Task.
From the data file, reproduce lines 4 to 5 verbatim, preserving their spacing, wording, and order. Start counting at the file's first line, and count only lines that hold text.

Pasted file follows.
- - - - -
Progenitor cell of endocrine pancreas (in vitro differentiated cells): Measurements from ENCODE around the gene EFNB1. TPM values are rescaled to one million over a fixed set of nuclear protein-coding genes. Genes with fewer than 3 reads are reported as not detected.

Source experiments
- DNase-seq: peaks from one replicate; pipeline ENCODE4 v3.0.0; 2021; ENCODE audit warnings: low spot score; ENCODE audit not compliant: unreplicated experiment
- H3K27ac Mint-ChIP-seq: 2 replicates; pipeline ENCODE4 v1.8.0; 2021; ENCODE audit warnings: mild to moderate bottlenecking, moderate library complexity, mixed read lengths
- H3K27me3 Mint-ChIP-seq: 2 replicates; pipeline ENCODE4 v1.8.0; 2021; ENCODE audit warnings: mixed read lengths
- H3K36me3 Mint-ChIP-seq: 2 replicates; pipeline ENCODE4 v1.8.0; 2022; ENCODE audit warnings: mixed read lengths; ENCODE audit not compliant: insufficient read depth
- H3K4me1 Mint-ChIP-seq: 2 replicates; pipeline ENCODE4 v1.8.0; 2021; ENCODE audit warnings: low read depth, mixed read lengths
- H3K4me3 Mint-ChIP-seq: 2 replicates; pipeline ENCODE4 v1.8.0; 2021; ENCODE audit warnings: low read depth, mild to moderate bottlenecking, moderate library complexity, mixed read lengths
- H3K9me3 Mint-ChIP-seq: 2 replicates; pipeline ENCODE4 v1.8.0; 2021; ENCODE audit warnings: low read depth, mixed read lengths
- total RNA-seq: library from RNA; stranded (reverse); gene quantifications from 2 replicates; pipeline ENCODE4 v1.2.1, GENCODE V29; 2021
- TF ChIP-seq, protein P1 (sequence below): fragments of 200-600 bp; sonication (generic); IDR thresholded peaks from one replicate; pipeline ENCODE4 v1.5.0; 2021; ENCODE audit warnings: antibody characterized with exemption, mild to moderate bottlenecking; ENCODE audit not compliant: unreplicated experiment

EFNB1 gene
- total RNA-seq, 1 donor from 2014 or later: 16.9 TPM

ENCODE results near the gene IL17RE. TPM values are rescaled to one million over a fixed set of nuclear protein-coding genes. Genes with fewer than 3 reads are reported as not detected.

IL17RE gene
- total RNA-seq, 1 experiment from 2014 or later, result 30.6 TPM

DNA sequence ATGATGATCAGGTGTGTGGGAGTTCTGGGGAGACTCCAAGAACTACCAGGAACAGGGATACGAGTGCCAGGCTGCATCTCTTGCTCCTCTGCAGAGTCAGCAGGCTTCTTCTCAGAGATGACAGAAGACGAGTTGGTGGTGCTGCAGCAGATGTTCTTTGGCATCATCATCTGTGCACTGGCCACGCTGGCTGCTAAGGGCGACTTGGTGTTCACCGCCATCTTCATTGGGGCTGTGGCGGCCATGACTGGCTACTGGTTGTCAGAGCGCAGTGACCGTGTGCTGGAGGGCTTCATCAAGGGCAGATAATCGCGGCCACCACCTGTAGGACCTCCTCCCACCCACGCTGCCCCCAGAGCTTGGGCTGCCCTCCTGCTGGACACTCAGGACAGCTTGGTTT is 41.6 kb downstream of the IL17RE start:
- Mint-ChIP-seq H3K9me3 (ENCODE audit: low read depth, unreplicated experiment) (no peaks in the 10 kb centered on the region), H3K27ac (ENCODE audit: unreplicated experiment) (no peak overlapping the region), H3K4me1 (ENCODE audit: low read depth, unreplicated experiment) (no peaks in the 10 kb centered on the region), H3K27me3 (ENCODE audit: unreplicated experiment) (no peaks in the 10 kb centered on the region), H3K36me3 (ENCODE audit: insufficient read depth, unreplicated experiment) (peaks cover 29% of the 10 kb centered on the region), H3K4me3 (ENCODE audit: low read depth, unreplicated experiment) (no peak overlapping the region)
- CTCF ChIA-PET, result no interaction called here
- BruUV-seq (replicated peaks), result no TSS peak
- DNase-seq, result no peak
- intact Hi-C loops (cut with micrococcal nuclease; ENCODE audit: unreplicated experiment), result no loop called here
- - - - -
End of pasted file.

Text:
- H3K27ac Mint-ChIP-seq: 2 replicates; pipeline ENCODE4 v1.8.0; 2021; ENCODE audit warnings: mild to moderate bottlenecking, moderate library complexity, mixed read lengths
- H3K27me3 Mint-ChIP-seq: 2 replicates; pipeline ENCODE4 v1.8.0; 2021; ENCODE audit warnings: mixed read lengths